David Lucarelli writes:
WonderCon 2013 (My First WonderCon)
Five years ago I had this crazy idea. I was a lifelong fan of comics, and I had made one: a single floppy issue of my first comic called The Children’s Vampire Hunting Brigade. I had submitted it to several publishers, and while I had gotten a little interest from one, they ultimately didn’t bite, so I decided that I’d buy a table in small press at WonderCon and try to sell it myself.
At first, it was an intimidating experience. The raw capitalism of pitching your creative effort it in a nutshell to stranger after stranger, who more often than not rejected you. To make matters worse, I had told Bleeding Cool I’d write a series of articles about what it was like to be a first-time exhibitor at a con. Two hours in, without a single sale, I thought that was going to be a rather depressing series of articles.
And then, something wonderful happened. I had my first sale! Then I had another, and another!
By mid-day Saturday I was holding court, with my by now more finely honed pitch, telling lots of people about my comic. They seemed genuinely interested. They liked the concept. They liked the art. They were buying it!
Creators who table at cons have a metric about how well they did. It’s called “making the table.” That is, did you sell enough books to pay off what you had to pay for the table? Of course, this metric doesn’t take into account the amount of money it cost to make and print the books, and we’re not taking into account all the additional expenses: food, hotel, parking, gas, etc., but it’s still a useful metric. Did I “make the table” at my first con? Nope. But I came closer than I had any right to.
In hindsight, I am SO glad I chose WonderCon to start tabling at — because the attendees at WonderCon are very supportive of indie comics. There are a lot of people that come to the con specifically to find indie comics and support indie creators. Now, it’s true that the first time someone buys your first book, while they may like the concept and the art, they aren’t really buying the book because they like it. They haven’t read it yet. They are buying it because they like you enough to take a chance with their hard-earned money, and they think there’s a chance your book might be worth their time. So the real test becomes… do they come back to buy something from you the next year?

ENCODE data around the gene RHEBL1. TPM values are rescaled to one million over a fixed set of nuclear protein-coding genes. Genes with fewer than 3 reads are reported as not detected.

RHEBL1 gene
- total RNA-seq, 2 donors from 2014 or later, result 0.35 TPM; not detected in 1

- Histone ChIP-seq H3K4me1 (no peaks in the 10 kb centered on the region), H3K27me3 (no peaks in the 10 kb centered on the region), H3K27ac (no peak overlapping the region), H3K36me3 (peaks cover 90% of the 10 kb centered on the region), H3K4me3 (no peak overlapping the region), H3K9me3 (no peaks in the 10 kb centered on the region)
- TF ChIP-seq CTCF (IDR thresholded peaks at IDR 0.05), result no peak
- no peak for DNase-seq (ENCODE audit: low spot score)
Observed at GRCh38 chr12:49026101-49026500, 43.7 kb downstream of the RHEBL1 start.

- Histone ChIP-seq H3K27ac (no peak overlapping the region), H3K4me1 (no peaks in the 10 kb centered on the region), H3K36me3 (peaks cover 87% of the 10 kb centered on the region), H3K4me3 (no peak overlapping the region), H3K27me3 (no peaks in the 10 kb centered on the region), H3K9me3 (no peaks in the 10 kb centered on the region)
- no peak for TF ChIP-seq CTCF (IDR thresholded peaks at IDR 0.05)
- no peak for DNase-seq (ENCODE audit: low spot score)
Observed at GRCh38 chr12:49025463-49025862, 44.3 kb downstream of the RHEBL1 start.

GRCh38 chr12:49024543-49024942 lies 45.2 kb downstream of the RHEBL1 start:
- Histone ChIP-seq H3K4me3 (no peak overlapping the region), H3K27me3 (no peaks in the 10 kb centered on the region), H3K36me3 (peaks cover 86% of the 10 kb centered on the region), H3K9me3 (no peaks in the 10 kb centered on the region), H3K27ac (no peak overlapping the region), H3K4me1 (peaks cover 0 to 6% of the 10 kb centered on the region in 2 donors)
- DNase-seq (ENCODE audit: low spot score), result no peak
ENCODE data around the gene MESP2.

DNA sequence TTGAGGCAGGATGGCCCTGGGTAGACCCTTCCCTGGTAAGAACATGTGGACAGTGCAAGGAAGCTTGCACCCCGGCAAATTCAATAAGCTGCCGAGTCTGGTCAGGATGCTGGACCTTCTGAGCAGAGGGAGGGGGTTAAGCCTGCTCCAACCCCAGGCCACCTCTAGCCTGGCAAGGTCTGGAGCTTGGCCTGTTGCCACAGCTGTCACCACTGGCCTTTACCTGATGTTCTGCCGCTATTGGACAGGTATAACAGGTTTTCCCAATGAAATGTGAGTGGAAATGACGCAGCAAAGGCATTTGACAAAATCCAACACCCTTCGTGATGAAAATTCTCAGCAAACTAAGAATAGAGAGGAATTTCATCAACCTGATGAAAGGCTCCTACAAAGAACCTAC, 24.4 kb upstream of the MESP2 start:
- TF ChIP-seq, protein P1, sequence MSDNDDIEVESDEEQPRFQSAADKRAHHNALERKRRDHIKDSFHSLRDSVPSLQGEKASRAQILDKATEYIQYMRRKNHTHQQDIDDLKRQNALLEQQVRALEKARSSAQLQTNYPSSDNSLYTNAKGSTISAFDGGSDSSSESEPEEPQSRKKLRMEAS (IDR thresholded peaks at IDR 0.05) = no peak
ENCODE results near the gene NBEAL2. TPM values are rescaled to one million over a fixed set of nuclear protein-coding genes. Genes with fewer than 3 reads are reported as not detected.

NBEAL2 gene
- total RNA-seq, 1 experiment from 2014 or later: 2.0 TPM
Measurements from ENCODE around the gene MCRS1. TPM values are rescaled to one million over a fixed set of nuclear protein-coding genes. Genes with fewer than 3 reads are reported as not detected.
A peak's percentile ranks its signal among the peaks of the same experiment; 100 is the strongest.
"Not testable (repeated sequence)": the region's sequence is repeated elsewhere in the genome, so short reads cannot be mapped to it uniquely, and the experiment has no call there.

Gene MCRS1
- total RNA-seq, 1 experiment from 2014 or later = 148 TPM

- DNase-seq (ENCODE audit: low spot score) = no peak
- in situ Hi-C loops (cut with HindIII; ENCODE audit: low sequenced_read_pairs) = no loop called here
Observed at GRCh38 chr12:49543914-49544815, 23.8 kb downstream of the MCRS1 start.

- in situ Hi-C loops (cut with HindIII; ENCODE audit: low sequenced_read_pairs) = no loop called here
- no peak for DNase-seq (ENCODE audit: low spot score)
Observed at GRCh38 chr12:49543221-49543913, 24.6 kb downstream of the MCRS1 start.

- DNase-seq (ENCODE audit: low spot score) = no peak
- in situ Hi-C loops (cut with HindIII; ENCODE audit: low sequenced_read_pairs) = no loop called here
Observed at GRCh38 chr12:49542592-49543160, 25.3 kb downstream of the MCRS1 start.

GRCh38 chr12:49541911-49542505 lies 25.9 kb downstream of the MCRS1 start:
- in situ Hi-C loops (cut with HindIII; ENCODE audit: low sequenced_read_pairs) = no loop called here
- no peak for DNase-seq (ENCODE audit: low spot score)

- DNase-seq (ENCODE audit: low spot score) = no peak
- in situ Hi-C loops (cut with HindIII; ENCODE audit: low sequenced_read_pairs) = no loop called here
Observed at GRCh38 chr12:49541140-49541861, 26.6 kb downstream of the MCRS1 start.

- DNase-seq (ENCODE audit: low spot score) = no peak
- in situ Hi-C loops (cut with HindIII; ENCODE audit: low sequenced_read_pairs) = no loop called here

“So what do you have for me this year?”
These are perhaps the sweetest words a creator can hear at a con. Because it means that person who took a chance on your book last year liked it enough find you this year and to want to buy more. And I’m happy to say I heard it. A lot. And of course, each year I had new product and new customers. For the next two years, I did better and better, until…
The year the con came to LA. To be honest, sales were way down that year. In hindsight, I think there were a lot of reasons. I didn’t have any new product that year. There was another major con at the same location not very long before WonderCon that I also exhibited at. A lot of the people that come to WonderCon when it’s in Anaheim didn’t make the journey to Los Angeles. Also, my table placement that year wasn’t great. If you’re not visible, if people can’t find you, if you’re in a part of the dealer’s room that isn’t getting much foot traffic, it will affect sales. Finally, the economy was in the midst of a downturn. People aren’t going to spend a whole lot of money on funny books when they’re worried about holding onto their jobs and putting food in their belly.